illnesses related to jobs with longer working hours or overtime (Goldenhar,
Williams and Swanson, 2003; Josten, Ng-A-Tham and Thierry, 2003).
4.2. What are the Consequences of Working Long Hours on
Mental Capital and Mental Wellbeing?
There are clear indications from the literature (e.g. Bunting, 2004; Coats and
Max, 2005) that long working hours and weekend work may cause serious
disruption to family life. However, not all employees who work long hours are
unhappy with their work-life balance or fear that their working life is negatively
impacting on their domestic life. With an increasing number of households in
which both adults work, there may be less opportunity to spend time together
and people may be put under added strain. As a result parents or carers who
adopt such working patterns are more likely than others to report the influence
of work on curtailing involvement in home activities. Working long hours for
both parents is associated with less involvement in children’s activities and
frequent disruption in family life. New forms of work and changing work
practices can penetrate and reshape home lives. The lives of parents and
children are interlinked as are home and work lives. If both parents in a family
are in paid employment, it stands to reason that there will be less time and
energy to participate in other activities. This will of course put people under
added pressure.
When policies are being developed, the multiple perspectives of partners,
fathers, mothers, carers and children need to be considered, as work effects
can ‘spillover’ into home lives and home experiences impinge on work
behaviour and performance (Visser and Williams, 2006).
A recent report by the Mental Health Foundation (2003), suggests that more
than 60% of workers reported to experiencing a negative impact on their
personal lives as a direct consequence of long working hours. Almost half of
those surveyed stated that they had sacrificed physical exercise in order to
work long hours, with similar numbers suggesting that that they had lost out
on spending time with their partners, or sacrificed social activities with friends.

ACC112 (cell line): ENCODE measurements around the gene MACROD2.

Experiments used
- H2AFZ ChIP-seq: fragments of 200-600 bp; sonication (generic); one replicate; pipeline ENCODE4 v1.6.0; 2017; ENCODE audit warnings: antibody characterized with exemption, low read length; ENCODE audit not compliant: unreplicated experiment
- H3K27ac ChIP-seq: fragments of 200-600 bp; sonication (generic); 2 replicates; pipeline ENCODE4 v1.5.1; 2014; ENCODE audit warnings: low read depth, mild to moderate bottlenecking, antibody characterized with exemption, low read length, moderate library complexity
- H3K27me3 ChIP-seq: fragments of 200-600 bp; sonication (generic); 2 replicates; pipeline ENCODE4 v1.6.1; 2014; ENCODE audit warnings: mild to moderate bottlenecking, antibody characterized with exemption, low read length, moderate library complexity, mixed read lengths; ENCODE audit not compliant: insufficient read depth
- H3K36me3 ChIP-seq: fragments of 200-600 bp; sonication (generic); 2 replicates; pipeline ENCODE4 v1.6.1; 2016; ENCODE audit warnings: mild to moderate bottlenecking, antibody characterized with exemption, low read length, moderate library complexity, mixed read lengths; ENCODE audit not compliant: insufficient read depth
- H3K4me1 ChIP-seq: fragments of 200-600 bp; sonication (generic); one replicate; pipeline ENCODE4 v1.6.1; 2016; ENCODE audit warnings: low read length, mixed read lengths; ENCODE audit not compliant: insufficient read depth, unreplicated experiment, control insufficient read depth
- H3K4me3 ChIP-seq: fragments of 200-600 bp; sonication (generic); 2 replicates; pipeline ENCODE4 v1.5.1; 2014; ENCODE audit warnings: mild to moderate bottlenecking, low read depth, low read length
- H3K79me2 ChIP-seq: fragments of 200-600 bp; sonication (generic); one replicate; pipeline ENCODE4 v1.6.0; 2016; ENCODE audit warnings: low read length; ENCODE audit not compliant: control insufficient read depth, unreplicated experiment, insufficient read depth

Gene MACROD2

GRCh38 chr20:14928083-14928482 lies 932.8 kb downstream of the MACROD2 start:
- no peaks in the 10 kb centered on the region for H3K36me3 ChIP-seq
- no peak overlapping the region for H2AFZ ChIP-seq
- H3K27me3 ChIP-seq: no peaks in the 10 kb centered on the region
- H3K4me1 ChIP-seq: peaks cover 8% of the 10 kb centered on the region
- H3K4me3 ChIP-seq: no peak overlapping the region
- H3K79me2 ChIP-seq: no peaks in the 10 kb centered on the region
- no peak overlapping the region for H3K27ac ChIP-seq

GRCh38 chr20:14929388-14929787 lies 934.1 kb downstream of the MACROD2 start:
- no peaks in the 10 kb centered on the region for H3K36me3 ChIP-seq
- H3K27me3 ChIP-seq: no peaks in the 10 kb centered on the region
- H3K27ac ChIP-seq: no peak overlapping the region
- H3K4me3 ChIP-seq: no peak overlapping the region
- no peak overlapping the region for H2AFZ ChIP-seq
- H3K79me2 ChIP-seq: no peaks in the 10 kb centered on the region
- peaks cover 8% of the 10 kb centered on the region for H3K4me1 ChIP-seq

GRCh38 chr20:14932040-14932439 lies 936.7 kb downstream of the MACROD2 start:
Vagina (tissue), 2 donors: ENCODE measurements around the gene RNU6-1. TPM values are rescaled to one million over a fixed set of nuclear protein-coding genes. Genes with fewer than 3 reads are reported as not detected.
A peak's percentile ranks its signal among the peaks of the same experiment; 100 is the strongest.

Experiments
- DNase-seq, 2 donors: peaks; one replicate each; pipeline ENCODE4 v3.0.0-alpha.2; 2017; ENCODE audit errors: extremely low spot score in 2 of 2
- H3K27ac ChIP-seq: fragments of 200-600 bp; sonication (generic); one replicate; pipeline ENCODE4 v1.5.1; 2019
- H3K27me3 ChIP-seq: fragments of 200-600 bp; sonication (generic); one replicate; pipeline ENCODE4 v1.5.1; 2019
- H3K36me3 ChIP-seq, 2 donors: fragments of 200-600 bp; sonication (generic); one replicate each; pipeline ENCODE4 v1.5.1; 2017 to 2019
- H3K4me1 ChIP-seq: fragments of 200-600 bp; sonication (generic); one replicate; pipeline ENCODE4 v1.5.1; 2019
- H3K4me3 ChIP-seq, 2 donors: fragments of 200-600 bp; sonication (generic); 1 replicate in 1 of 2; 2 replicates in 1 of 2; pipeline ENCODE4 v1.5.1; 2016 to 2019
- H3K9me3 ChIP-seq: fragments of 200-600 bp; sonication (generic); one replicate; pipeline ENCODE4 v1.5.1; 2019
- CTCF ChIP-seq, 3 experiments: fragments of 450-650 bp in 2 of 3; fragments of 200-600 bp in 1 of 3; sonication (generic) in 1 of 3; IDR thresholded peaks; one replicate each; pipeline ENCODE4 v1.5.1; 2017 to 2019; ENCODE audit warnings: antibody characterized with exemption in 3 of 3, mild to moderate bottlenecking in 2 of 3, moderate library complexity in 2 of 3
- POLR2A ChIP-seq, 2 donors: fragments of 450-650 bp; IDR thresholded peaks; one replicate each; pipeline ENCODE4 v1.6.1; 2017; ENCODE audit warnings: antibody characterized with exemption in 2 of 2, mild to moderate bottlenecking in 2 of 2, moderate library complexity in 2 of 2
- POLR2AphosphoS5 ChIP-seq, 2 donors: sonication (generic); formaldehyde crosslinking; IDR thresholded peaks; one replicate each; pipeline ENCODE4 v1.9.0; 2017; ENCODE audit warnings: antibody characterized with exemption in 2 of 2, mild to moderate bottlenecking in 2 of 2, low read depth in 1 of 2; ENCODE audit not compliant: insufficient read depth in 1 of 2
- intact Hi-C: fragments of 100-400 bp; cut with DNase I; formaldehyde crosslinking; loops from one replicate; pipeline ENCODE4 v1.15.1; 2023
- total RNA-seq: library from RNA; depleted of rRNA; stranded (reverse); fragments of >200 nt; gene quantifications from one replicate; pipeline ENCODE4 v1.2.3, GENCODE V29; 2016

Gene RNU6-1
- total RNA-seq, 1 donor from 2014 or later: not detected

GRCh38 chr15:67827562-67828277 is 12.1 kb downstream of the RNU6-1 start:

As a result, a number of participants reported to feelings of anxiousness,
depression, and other mental health problems, including attempted suicide.
Although the evidence based is limited to specific sectors and occupational
groups, there are clear indicators from the literature of the negative effect of
working long hours and an increase in health and safety incidents. The
evidence suggests that long hours working, particularly in conjunction with
fatigue and sleep deprivation, have an adverse impact on performance,
including increasing rates of error, intensification of work and negative
interpersonal conflict (Kristensen et al., 2004). Jobs with long working hours
are not more risky simply due to the inherent risky nature of the job.
Moreover, long working hours indirectly cause workplace accidents through
secondary issues such as fatigue and stress, with knock on effects on
colleagues or customers / patients (Bacon, Blyton and Dastmalchan, 2005).
5. So What Do We Need to Consider About Working
Hours in the Future?
The Demands of an Increasingly Diverse Workforce
One might argue that firmer policies, and not so much rhetoric, are
required to ensure that flexible employment is available to serve the
needs of an increasingly diverse workforce, including more options for
working parents, carers, disabled and older people.
Remote Working
The demand for remote working is likely to continue to rise with the
development of technology and communication, and the
implementation of policies to reduce travel congestion. Of course this is
a win-win situation for employers and employees alike if it is managed
properly. However, policy makers at governmental and organisational
levels must also take into account the impact this has on work-life
balance and working hours.
Patterns of Employment
The pattern of employment is likely to continue to change with ever-
increasing demands from customers for seven day, twenty four hour
service requiring people to work unsociable, and perhaps for some
groups of people, longer hours during weekends, evenings and nights.
Competitiveness of UK Economy
Future predictions of the labour market point to a shortage of suitably
qualified younger staff entering the employment marketplace,
suggesting that employers will need to work harder to retain
experienced staff. Organisations should also be aware of the knock on
effects on colleagues of workload arising as a result of absenteeism,
along with the potential loss of human and intellectual capital and costs
associated with retraining new staff.
Increasing Healthcare and Social Security Costs
In terms of absenteeism and early retirement due to ill health, apart
from a host of ethical and moral dilemmas that deserve due